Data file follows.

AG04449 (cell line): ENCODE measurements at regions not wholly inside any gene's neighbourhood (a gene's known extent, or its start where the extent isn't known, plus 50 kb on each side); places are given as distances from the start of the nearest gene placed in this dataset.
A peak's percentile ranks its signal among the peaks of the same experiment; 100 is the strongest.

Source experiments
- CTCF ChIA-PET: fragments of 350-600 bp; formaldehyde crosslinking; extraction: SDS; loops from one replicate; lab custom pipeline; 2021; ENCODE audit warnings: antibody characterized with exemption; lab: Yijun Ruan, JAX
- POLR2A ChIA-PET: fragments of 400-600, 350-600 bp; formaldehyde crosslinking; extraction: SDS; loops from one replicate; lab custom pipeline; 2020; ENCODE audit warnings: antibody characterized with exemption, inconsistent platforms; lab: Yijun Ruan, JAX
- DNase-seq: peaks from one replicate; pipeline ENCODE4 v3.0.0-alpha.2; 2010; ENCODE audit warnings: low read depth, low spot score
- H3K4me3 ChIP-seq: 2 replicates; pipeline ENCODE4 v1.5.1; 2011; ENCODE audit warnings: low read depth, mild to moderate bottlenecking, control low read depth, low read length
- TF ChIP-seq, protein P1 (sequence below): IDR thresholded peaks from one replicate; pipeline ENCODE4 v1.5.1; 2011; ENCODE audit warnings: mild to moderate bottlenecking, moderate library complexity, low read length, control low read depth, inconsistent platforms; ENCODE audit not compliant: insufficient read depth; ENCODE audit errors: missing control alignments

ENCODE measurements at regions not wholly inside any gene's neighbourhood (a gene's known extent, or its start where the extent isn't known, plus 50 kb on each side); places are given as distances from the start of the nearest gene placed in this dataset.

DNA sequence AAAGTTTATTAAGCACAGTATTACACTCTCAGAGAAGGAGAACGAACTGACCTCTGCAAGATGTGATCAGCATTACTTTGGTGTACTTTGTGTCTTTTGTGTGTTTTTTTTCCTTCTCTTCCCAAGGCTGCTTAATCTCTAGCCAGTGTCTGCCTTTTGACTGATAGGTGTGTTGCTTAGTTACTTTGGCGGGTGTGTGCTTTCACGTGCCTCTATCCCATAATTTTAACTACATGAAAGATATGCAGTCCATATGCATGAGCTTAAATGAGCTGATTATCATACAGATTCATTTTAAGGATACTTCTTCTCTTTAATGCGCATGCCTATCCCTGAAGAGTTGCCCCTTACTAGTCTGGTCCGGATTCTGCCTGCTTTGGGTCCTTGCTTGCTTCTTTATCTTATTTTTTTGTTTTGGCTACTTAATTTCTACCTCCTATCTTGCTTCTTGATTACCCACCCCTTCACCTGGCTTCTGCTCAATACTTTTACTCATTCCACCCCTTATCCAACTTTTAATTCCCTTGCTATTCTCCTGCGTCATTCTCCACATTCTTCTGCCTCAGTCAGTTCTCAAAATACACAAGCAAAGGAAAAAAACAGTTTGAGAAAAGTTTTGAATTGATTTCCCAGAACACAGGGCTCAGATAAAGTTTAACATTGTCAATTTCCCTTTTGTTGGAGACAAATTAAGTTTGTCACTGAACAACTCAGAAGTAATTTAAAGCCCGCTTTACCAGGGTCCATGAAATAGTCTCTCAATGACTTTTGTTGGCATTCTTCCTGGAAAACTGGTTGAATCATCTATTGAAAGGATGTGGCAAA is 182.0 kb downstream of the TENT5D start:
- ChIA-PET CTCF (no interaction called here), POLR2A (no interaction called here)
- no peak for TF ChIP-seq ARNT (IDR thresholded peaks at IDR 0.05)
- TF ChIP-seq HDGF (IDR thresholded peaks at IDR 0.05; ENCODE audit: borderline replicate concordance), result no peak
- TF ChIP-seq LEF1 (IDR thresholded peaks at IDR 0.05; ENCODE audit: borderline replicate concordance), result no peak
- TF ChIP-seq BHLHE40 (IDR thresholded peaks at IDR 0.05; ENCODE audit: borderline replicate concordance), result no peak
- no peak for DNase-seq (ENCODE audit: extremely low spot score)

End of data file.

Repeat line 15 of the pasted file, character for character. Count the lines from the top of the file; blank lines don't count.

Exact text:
- TF ChIP-seq BHLHE40 (IDR thresholded peaks at IDR 0.05; ENCODE audit: borderline replicate concordance), result no peak